pro-EU leaflet
Prime Minister David Cameron holds his notes as he addresses students at Exeter University in Exeter. REUTERS/Dan Kitwood/Pool

[The scene is a tutor's study, belonging to the distinguished political scientist Dr Victor Bogdanovitch, which overlooks Radcliffe Square in Oxford. There is a knock at the door, which is already ajar.]

Dr Bogdanovitch: [wakes up] Hello? Ah, Mr Cameron, yes, come in, come in. Sit you down. Tea? Or something stronger? Nothing, really? Very well. Let's get started, shall we?

Thank you for your interesting submission with its, if you don't mind my saying, rather literal title: [reads] "Why the Government – was that capital G strictly necessary? – why the Government believes that voting to remain in the European Union is the best decision for the UK."

Well, I suppose this passes what some of my younger colleagues apparently call the "Ronseal test". You have not kept the reader in any unnecessary suspense as to your eventual conclusion, Mr Cameron, I'll say that for you!

There follows a fairly standard-issue marketing document with several stock photos of predictably uplifting scenes – men at work on shiny machines, a family of Asian origin relaxing in the kitchen, a hopeful young couple with babe in arms. It all looks a bit like a brochure designed to sell insurance policies, Mr Cameron. Perhaps that was the idea.

But as to the text... Well here, Mr Cameron, I'm afraid I am going to have to take issue with you. You state, indeed, you have instructed the printer to place the words in bold type – that the UK has secured a "special status" in a "reformed EU". [Dr Bogdanovitch looks over the top of his spectacles] Really, Mr Cameron? Special status? A reformed EU? Were I to telephone distinguished colleagues in various seats of learning around the continent right now do you think, Mr Cameron, that any of them would accept those descriptions? The answer, I think, is non, nein, oxi.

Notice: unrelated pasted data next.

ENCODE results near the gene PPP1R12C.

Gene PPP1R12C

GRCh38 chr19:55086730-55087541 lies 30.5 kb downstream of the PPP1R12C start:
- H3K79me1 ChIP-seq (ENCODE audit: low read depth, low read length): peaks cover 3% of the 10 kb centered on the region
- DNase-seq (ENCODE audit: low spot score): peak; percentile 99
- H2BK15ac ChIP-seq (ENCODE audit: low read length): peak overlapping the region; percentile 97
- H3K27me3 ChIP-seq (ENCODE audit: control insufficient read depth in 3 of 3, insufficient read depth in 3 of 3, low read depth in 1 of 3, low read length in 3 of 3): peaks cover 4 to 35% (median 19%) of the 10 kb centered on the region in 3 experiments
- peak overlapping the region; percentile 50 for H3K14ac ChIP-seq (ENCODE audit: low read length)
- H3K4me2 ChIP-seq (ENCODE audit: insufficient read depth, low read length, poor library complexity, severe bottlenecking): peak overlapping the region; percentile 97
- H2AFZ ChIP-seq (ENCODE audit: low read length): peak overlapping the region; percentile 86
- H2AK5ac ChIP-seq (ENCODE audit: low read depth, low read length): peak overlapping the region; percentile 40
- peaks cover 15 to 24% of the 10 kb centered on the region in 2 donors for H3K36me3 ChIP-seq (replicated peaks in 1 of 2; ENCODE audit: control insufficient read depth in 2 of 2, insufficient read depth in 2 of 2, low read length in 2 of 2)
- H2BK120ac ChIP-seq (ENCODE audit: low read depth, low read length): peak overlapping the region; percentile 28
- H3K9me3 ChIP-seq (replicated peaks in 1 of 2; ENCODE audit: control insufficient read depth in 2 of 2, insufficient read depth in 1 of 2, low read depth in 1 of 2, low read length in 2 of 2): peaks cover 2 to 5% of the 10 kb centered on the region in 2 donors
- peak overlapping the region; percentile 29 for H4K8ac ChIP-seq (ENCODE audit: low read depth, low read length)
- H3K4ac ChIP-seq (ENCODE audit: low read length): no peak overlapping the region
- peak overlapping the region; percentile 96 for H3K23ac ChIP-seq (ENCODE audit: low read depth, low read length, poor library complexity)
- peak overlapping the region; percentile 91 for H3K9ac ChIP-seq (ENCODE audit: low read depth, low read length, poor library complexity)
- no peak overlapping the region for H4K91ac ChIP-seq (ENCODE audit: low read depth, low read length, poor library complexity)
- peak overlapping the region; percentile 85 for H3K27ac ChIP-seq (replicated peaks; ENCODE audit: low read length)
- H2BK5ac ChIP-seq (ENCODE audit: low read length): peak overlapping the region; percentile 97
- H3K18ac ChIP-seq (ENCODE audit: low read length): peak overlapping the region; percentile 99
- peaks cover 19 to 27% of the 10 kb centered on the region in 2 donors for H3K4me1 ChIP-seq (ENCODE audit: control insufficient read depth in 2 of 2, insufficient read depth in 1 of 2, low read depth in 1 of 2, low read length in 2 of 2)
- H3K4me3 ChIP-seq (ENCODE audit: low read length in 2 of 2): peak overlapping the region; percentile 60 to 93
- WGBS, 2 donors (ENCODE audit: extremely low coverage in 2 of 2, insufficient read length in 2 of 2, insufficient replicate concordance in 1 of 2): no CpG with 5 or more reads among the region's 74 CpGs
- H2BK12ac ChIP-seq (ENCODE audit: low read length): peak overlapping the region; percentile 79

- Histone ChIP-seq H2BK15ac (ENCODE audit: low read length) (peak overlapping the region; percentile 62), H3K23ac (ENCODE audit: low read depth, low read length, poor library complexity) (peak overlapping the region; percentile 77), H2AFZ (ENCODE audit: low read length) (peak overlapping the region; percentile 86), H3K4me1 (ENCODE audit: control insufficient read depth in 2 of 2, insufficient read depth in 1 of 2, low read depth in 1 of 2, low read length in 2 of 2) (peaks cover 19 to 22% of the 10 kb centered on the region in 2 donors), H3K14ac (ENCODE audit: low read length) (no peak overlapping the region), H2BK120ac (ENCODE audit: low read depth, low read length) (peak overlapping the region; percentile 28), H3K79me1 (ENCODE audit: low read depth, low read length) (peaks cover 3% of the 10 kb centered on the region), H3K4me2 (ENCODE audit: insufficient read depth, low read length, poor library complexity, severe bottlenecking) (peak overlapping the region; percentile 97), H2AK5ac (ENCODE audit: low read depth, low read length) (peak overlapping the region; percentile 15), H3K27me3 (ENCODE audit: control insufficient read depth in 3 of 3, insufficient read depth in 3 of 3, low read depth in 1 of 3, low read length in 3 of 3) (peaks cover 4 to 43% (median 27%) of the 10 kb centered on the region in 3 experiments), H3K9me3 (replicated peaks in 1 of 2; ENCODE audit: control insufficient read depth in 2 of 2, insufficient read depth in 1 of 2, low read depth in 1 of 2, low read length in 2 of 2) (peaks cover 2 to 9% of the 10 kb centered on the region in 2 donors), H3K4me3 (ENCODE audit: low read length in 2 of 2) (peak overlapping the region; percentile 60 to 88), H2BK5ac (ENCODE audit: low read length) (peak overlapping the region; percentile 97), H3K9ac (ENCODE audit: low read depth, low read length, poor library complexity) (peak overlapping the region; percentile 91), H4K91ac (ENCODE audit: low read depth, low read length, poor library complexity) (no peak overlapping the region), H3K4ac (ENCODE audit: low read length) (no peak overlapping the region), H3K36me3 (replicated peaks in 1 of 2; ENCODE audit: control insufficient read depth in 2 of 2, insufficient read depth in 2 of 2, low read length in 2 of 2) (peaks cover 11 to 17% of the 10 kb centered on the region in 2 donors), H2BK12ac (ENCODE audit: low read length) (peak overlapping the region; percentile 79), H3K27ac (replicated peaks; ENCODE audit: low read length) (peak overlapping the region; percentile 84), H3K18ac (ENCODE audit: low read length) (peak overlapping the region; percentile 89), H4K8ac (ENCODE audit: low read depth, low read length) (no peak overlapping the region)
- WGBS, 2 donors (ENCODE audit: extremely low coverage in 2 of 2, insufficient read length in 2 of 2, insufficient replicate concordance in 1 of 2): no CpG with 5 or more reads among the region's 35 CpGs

You claim, as 'new developments', characteristics of our membership of the EU which were not really in any doubt. Joining the euro or becoming part of any supposed further European political integration were not on the agenda in any case. We should not, should we, take credit for the sun rising in the morning, eh Mr Cameron?

I note with pleasure that, as far as the economy is concerned, you no longer claim that three million jobs could go were the UK to leave the EU. You now merely state that "over three million jobs are linked to exports to the EU", a less specific but doubtless less inaccurate suggestion.

Your points about the value of the single market and the difficulty of regaining access to it are well made.

But now then: just as the heart was lifting at this modest and sensible statement of the obvious comes another low blow: "The Government has negotiated a deal that will make our benefits system less of a draw for EU citizens in the future."

Oh dear. Oh dearie me, Mr Cameron. Well might the gargoyles outside my window here pull a face at that! How many EU citizens, do you fancy, have ever been drawn to these isles on account of possible future benefits payments? Half a dozen, Mr Cameron? A score? Very, very few, I think we can agree, just between ourselves. A new and higher minimum – sorry, "living" – wage, however: that might draw a few more people here. But that is a good thing, is it not? Why else would you have decided, correctly, to raise the minimum wage had workers at the bottom end of the pay scale not been suffering undue hardship? How awkward not to be able to trumpet one of your greatest policy successes at this time.

As to your conclusions, well, Mr Cameron, I have to say that broadly I am with you. Remaining in the EU, you say, "is the way to protect jobs, provide security and strengthen the UK's economy for every family in this country." Indeed. The sheer hassle involved in withdrawing and renegotiating terms with 27 countries seems to me to be not worth the candle. As dear old Kenneth Williams might have said: "What's the bleedin' point?!"

My few quibbles aside I think I can accept this submission, Mr Cameron. I can hardly give you a leading alpha for this paper. I'm afraid it is pretty much a straight beta piece of work. Query plus.

Cheer up. You know, I expect that on June 23<sup>rd you are probably going to get the result that you want, more or less. Close, but it's all going to be OK. I think. Chillax.

[The tutorial ends. The student departs.]

Stefan Stern is a business, management and politics writer. He is director of the High Pay Centre, and a visiting professor at Cass Business School.